Answer: Basically, you'll sit at a table with your agent, the agent for the seller, probably the seller, and a closing agent. The closing agent will have a stack of papers for you and the seller to sign. While he or she will give you a basic explanation of each paper, you may want to take the time to read each one and/or consult with your agent to make sure you know exactly what you're signing. After all, this is a large amount of money you're committing to pay for a lot of years! Before you go to closing, your lender is required to give you a booklet explaining the closing costs, a "good faith estimate" of how much cash you'll have to supply at closing, and a list of documents you'll need at closing. If you don't get those items, be sure to call your lender BEFORE you go to closing. Don't hesitate to ask questions.
No, declining bond prices are higher interest rates.
Suppose on Monday the US Government sells a one-year note at 5%, meaning an investor purchasing a bond today for $1,000,000 would receive $1,050,000 at the end of the year. Let’s suppose further; moments after the sale of these notes is completed, the Government announces because it's deficit is much larger than expected, it will need to raise much more money than it had previously thought. When it enters the market on Tuesday, it must now pay 10% on the otherwise identical note.
Since investors can now earn 10% on the Tuesday note, the price of the Monday note must fall enough so that investors earn 10% on that one as well. This forces the price down to $954,545.
The interest rate on the Monday note when it was sold was 1,050,000 divided by 1,000,000, minus 1, or .05. The interest rate on Tuesday was 1,050,000 divided by 954,545, minus 1, or .10. The investors must now charge a higher interest rate to get the same return on the bond.
“Why are mortgage interest rates today much lower than in the early 1980s?"
The major reason is the taming of inflation.
Economists distinguish between the “nominal” rate of interest and the “real” rate. The “nominal” rate is a quoted rate. The “real” rate is the nominal rate adjusted for inflation. Lenders are concerned primarily with the real rate.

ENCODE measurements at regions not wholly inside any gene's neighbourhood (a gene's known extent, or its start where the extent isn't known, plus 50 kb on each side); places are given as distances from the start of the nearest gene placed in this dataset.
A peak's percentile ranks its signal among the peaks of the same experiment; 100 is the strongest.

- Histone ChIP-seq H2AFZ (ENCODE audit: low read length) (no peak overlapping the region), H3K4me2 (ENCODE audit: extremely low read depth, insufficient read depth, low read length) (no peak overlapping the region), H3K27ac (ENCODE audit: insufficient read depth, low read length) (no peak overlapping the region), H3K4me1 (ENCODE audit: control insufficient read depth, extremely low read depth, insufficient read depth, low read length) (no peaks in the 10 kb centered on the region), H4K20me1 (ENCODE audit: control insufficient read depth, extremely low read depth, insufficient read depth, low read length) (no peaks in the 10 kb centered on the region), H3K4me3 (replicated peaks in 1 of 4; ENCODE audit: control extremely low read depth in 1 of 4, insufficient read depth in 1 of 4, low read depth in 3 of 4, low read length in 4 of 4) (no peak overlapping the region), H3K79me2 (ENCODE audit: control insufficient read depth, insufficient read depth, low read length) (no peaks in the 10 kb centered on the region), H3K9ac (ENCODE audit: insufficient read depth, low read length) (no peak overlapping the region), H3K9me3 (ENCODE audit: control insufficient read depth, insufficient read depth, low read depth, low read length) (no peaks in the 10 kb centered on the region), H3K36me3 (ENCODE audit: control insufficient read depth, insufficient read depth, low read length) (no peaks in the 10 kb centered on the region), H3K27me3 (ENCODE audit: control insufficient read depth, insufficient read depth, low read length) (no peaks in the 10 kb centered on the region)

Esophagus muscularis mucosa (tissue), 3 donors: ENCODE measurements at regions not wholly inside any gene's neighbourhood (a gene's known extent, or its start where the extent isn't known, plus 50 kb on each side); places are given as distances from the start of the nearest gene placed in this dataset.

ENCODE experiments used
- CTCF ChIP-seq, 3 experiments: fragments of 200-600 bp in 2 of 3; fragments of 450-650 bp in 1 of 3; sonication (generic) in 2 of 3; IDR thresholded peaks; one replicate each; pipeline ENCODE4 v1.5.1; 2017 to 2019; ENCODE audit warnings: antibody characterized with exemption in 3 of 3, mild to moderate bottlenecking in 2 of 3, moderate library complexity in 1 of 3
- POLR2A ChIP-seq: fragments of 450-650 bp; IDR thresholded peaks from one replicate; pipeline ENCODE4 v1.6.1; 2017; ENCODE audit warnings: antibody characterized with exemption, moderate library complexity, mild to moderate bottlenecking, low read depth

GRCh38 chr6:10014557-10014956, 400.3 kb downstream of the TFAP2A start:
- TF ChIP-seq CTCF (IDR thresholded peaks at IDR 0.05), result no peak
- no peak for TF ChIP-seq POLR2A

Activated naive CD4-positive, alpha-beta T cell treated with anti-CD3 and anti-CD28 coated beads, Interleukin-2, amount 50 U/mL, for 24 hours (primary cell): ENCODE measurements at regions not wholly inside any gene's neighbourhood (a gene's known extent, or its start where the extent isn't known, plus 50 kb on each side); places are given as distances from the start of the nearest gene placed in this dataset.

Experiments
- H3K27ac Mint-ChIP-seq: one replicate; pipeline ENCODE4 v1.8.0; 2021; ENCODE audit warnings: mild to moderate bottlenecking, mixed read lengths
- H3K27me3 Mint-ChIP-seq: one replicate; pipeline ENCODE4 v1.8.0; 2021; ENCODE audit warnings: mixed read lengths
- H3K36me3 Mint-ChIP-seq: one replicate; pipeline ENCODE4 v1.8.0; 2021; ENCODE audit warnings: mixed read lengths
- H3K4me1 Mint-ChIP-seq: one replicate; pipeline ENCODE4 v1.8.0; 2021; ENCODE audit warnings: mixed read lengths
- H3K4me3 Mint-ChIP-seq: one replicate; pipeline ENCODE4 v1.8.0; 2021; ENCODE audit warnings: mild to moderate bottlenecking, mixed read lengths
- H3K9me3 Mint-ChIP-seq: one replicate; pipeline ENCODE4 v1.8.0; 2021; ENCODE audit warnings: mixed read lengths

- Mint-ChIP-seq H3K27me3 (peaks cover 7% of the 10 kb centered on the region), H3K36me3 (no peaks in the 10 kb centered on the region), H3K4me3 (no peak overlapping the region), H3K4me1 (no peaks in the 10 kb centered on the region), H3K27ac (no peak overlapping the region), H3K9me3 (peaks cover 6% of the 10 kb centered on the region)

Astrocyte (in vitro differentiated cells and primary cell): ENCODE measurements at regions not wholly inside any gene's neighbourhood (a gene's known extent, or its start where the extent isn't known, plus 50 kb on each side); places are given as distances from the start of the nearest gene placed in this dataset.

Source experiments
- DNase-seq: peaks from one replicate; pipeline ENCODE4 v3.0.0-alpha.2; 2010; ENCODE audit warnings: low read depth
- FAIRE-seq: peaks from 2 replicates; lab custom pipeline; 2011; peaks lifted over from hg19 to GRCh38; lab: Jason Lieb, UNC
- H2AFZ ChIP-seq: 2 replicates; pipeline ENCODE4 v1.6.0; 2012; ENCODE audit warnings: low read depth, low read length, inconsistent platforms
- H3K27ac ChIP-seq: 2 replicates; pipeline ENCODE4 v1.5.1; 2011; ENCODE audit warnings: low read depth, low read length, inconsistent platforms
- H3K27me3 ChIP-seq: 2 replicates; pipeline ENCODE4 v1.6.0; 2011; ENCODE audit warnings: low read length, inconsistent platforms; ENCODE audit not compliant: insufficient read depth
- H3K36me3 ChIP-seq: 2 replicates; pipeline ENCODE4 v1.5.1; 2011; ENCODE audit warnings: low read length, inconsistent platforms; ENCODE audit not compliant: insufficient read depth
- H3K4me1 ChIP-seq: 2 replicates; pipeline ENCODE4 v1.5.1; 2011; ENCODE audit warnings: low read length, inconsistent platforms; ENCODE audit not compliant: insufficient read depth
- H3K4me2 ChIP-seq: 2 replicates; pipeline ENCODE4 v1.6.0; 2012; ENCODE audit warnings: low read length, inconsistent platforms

Suppose a lender is willing to lend $100 for a year if he gets back $106. That’s a nominal rate of 6%, and if there is no inflation over the year, the real rate is also 6%. This means that the lender who could buy 100 widgets at the beginning of the year at $1 a widget, could buy 106 at the end.
But suppose lenders expect the price of widgets to rise by 5% over the year. Then at 6% the $106 the lender will have at year-end would buy barely 101 widgets. To maintain a real rate of 6%, the lender must raise the nominal rate by 5% to offset the declining value of principal, and by .3% to offset the declining value of the interest. The adjusted nominal rate is thus 11.3%. With $111.30 at the end of the year, the lender can buy 106 widgets at $1.05 a widget.
“In Surinam, mortgage interest rates are 36% or more. Why are rates so much higher in some countries than in others?”
Rates were as high as they were in Surinam because the inflation rate there was high. Countries with high inflation rates have high interest rates. A second factor affecting mortgage rates between countries is the efficiency of the housing finance system. In most respects, the US system is more efficient than those in most other countries. As a result, mortgage rates to prime borrowers in the US are only 1-1.5% above long-term Government bond yields. In many other countries, the spread is twice as large or more.
“The Fed recently raised rates by .25%, but nothing happened to mortgage interest rates. Doesn’t the Fed control mortgage rates?”
Your sense of nothing happening is based on the stability of mortgage rates after the Fed action. But since the market anticipated this action, whatever impact it had on mortgage rates occurred before the action.
Nonetheless, the impact could have been small because the Fed does not control mortgage rates. The Fed controls the Federal Funds rate at which banks lend to each other overnight, and the discount rate at which Federal Reserve Banks lend to commercial banks for very short periods.
While short-term rates and long-term rates are related, the relationship is loose. It is not unusual a large change in short-term rates is accompanied by a much smaller change in long-term rates. Indeed, because short-term rates are much more volatile than long-term rates, this is more the rule than the exception.
“What interest rates do I look at to best predict the direction mortgage interest rates will take?”
Before the development of secondary mortgage markets, there was an answer to this question. Changes in mortgage rates lagged changes in corporate bond yields by anywhere from 2 to 8 months.
Today, the mortgage market is so thoroughly integrated into the broader capital market there are no leading indicators of mortgage rates. Mortgage rates and bond yields change together.
A large proportion of all mortgages are placed in pools against which mortgage-backed securities (MBS) are issued. MBS’s trade actively in the market and are considered close substitutes for bonds. Any change in bond yields, therefore, is transmitted instantly to the MBS market.
Mortgage loan originators, in turn, base their rates primarily on yields in the MBS market. Originators usually post their rates at about 11am EST, after they see the opening yields on MBS’s in the morning.